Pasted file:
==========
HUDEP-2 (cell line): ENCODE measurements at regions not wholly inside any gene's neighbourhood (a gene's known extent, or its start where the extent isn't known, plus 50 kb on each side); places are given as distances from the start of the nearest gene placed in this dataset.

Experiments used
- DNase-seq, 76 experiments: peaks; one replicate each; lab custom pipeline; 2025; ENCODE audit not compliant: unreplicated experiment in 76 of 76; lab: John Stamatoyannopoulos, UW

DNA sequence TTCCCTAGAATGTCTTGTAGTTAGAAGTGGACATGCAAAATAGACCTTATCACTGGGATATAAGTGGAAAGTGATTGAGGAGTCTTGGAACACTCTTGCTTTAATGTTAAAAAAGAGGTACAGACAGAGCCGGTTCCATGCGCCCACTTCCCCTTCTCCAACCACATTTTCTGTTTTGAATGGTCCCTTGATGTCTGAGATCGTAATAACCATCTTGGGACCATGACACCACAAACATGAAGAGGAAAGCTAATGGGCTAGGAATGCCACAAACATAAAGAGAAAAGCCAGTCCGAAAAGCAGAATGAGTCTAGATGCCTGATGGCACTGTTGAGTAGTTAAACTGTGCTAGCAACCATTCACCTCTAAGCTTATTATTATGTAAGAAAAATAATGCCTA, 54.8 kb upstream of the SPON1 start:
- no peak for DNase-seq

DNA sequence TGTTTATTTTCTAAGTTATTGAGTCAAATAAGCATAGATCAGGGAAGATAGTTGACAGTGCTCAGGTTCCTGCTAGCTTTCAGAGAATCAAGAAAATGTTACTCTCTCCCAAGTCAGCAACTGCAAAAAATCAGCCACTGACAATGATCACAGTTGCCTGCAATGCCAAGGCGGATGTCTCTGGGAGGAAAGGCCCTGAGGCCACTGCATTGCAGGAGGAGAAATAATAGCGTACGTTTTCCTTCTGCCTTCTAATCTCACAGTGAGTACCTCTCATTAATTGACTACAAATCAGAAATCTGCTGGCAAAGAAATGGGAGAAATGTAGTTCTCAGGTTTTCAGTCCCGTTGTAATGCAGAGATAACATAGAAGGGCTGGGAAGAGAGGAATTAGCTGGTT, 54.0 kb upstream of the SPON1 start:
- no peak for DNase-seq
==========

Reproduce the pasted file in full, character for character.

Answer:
HUDEP-2 (cell line): ENCODE measurements at regions not wholly inside any gene's neighbourhood (a gene's known extent, or its start where the extent isn't known, plus 50 kb on each side); places are given as distances from the start of the nearest gene placed in this dataset.

Experiments used
- DNase-seq, 76 experiments: peaks; one replicate each; lab custom pipeline; 2025; ENCODE audit not compliant: unreplicated experiment in 76 of 76; lab: John Stamatoyannopoulos, UW

DNA sequence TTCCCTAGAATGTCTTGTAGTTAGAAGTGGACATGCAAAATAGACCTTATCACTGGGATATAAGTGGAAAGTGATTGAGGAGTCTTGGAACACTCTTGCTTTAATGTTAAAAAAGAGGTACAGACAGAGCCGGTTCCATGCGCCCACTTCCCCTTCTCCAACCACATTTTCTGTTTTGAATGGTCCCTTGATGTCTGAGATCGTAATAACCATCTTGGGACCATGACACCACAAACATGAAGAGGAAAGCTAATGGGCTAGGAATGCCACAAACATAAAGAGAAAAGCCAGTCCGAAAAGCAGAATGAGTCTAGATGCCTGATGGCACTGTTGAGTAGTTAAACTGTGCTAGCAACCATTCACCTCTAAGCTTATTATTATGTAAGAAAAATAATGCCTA, 54.8 kb upstream of the SPON1 start:
- no peak for DNase-seq

DNA sequence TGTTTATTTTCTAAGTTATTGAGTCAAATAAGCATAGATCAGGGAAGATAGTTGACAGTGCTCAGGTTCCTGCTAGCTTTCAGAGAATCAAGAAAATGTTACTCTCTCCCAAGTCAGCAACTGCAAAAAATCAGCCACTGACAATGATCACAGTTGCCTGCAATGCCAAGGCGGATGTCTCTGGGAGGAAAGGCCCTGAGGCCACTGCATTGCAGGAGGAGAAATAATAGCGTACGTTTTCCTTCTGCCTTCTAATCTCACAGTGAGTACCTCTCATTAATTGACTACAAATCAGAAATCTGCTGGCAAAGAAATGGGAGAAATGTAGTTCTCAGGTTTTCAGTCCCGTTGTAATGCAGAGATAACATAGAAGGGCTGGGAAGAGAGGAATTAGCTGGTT, 54.0 kb upstream of the SPON1 start:
- no peak for DNase-seq